Posts Tagged ‘Mask’

Basic Interrupt Behavior

Saturday, August 7th, 2010 Gary Stringham

On an ASIC, my ISR had to write a 1 in one place and a 0 in another place to acknowledge (ack) the interrupt. The hardware engineer I talked to tried to explain how one was an interrupt bit so that is why it needed a 1, but the other bit is a status bit it needed a 0 to clear the status. It was a little confusing; my ISR had to clear both bits before it could exit. In most ASICs I had dealt with, I wrote 1s to ack. In a few others, I wrote 0s. To come across one where I had to use both a 1 and a 0 was a new one.

Interrupts are a fundamental part of chips, but there is no standard way of implementing them. This leads to several problems:

  • A chip with blocks leveraged from several sources could have mixed interrupt methods.
  • Firmware drivers leveraged from one chip to another, or from one block to another, are prone to introducing defects.
  • Firmware engineers must first study the documentation to determine which method is being used.

Having firmware write a 1 to ack an interrupt is the best method to use. Most chips use it so it is more commonly known by firmware engineers. When the hardware issues an interrupt causing firmware to read the value in the interrupt register, there are 1s in the appropriate positions indicating which interrupt or interrupts occurred. So it is an easy step to use that value to ack the interrupt. Otherwise, firmware has to take a 1’s compliment of the value before writing it out. And firmware engineers have to remember to take that 1’s compliment everywhere the acking is done, whether acking with the value read from the interrupt register or using a constant (such as a #define) to specify which bit to use.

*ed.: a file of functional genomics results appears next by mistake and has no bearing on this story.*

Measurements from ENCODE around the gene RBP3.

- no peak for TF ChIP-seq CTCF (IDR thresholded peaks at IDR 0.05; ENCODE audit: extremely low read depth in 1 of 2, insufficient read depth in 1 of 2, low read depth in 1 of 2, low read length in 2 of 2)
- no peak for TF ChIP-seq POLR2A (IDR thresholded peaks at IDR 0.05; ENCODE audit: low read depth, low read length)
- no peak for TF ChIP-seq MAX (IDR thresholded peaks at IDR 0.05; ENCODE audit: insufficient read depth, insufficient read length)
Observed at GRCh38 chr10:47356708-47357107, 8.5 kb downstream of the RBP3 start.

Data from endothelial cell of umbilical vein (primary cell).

Best Practice: Design the interrupt module so that a 1 written to the interrupt register acks the interrupt.

Interrupt modules also have the ability to let firmware control whether or not a specific interrupt is allowed to propagate. I have seen this register called the “Enable” register for some chips and the “Mask” register for other chips. And I have also seen the “Mask” register in some chips use a 1 as a mask for allowing interrupts to propagate and other chips use a 0 to mask out the interrupt. Every time I come across an Interrupt “Mask” register, I have to first study the documentation to see if I should use a 0 or a 1.

The best term to use is “Enable” because it is clear in the reader’s mind that to “Enable” an interrupt, you write a 1.

Best Practice: Use “Enable” as the name of the register that controls which interrupts will propagate.

These are just a couple of aspects regarding interrupts that should be set as a standard. I will discuss more in future newsletters.

Until the next enabled interrupt…